Mark (mhaithaca) wrote,

In case you've been wondering...

That improbably inexpensive TV shipped this morning, so Amazon hasn't noticed a problem and canceled my order or anything. Definitely a great deal.

I'm also eyeing the new TiVo Premiere and TiVo Premiere XL models introduced last night, which have much faster processors and much bigger hard drives at the same price points as the old models. They also get the new TiVo user interface, which we've gotten to see in the "beta" version of TiVo Search that's been available on TiVo Series3 and TiVo HD models but that feels awfully slow. Thus the faster processors. The consensus is that the new UI will not filter down to the Series3 boxes, for just that reason -- it won't be a good user experience if it's that slow, no matter how pretty it is.

As with the old TiVo HD and TiVo HD XL models, the Premiere XL model adds a bigger hard drive and THX certification, and the fancier backlit programmable remote, but that's about all you get for your extra dough. Buying the low-end model with an expanded hard drive from Weaknees is likely to be a better bargain, once they make those available.

Interestingly, the new UI is based on Adobe Flash, which I hadn't realized. It seems like as good an engine for that sort of thing on the TiVo platform as any, but as Apple will tell you if you grumble about the lack of Flash on the iPhone, it's processor-hungry. That does explain why the Search beta feels so sluggish.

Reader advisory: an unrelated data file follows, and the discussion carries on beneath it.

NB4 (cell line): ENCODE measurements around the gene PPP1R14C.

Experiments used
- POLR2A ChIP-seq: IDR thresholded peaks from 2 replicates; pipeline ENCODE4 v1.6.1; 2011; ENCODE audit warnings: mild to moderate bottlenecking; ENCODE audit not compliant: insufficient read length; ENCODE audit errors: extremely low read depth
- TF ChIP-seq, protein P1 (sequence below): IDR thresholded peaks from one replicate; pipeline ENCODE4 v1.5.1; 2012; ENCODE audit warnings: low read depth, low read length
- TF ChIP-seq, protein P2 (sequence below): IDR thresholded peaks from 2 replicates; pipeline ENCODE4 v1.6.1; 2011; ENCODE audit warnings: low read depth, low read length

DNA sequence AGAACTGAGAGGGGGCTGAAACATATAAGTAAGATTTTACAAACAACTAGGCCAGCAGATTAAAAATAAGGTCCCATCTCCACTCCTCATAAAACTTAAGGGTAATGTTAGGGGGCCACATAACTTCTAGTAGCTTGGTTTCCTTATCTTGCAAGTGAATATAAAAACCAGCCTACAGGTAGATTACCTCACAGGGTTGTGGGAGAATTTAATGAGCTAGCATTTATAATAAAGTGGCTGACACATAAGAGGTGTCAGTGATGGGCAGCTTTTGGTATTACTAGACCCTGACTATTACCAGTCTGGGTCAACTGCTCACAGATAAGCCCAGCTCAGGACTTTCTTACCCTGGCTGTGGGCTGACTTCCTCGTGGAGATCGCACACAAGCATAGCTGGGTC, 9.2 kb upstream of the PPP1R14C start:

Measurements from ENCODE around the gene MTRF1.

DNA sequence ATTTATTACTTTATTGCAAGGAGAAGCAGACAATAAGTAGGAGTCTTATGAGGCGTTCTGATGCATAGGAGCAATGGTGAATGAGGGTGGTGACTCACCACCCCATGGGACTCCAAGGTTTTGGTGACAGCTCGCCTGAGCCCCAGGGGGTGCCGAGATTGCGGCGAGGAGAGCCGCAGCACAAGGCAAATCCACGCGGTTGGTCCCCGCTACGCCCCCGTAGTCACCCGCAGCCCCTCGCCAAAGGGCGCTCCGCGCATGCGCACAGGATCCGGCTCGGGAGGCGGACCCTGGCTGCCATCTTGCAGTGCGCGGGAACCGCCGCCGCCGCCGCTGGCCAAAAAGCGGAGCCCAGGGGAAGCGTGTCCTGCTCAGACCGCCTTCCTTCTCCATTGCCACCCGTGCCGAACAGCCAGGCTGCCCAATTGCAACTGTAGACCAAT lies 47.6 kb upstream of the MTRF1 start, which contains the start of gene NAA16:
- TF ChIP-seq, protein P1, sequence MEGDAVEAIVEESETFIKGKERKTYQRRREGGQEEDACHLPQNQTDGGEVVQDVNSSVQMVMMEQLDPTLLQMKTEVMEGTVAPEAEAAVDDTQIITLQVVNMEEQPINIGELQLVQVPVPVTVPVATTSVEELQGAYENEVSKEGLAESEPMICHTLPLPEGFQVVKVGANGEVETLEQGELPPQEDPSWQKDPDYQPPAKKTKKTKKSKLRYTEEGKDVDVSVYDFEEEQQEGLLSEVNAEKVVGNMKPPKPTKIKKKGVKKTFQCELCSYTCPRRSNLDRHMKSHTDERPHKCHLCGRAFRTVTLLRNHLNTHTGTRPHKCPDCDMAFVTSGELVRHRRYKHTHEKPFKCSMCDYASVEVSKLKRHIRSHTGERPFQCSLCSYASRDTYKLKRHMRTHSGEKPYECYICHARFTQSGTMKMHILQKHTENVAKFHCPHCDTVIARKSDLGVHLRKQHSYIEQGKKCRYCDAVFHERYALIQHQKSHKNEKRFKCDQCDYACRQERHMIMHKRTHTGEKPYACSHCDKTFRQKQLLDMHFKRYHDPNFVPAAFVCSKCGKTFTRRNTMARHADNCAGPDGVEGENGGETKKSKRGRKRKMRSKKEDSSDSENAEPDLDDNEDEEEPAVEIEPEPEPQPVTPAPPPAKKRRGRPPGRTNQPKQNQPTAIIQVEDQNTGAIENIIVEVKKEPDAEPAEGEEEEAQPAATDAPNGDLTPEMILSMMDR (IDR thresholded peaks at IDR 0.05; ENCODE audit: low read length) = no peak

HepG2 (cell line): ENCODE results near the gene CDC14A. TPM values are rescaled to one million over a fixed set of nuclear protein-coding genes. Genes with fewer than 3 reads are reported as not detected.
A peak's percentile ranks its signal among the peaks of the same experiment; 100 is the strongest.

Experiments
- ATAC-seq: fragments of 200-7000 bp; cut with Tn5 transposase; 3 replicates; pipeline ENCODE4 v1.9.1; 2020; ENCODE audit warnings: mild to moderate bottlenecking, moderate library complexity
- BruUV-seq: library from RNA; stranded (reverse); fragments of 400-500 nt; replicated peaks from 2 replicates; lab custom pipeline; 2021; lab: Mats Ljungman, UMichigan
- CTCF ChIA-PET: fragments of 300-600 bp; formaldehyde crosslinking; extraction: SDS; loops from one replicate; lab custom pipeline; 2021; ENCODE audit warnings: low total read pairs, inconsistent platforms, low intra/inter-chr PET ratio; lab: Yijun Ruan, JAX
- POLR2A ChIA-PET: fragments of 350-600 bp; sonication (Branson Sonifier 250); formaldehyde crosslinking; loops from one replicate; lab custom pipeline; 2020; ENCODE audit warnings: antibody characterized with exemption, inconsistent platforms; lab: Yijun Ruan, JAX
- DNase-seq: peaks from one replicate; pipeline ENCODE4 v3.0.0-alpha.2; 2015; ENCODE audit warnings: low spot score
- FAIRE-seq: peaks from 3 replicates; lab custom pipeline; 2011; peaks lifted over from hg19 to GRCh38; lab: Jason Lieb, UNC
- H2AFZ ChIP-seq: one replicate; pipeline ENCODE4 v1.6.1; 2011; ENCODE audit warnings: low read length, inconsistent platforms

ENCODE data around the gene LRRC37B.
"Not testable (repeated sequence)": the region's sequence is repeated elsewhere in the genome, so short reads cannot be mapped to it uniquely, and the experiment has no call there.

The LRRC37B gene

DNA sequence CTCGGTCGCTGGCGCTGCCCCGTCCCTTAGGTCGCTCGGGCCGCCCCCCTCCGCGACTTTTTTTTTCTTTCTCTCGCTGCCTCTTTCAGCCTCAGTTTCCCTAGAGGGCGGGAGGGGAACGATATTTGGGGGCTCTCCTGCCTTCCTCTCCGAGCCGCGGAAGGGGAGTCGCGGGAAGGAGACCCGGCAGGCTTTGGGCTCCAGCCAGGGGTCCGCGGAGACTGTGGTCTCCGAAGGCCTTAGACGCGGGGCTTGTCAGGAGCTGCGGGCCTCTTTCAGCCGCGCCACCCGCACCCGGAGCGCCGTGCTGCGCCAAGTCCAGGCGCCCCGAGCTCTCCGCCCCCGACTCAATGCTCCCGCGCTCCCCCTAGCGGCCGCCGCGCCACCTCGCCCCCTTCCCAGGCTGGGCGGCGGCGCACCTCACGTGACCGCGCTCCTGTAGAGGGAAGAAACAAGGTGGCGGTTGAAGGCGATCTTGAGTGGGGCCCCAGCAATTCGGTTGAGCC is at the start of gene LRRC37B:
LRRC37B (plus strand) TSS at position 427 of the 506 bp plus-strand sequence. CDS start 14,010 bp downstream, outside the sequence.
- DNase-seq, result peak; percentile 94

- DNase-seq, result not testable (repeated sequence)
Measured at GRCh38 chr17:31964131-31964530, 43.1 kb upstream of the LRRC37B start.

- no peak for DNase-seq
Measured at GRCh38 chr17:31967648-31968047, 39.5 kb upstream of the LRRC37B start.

There's really no need for me to buy one of the new models anytime soon, because my TiVo HDs in the TV room and the bedroom are just fine and, with their external drives, have plenty of recording space. What I and others are hoping is that TiVo will eventually incorporate the "tuning adapter" functionality from the Cisco or other set-top boxes that resolve the Switched Digital Video issue into the TiVo box itself, so you don't need to have that external box, which I dubbed the "cable de-assifier."

One nice feature of the TiVo Premiere (or Series4) line is the availability of the optional keyboard remote. It looks a lot like the TiVo peanut remote, but you can slide out a QWERTY keyboard from the bottom. Such an idea is getting increasingly useful, as more and more things beyond searching for the TV show you want, like looking for YouTube or Amazon videos, typing in video podcast URLs, and so forth, demand lots of text entry that gets annoying when you have to click around to each letter on the on-screen "keyboard." There are hacks that let you do that from your laptop, but something official is getting more and more important. This device works via Bluetooth, so you won't be able to buy one for your older TiVo models.

For anyone who doesn't already have a TiVo that meets their needs, these do look great, but I don't think most people who have the previous generation of HD boxes will be jumping to upgrade. We've already got all of the features.

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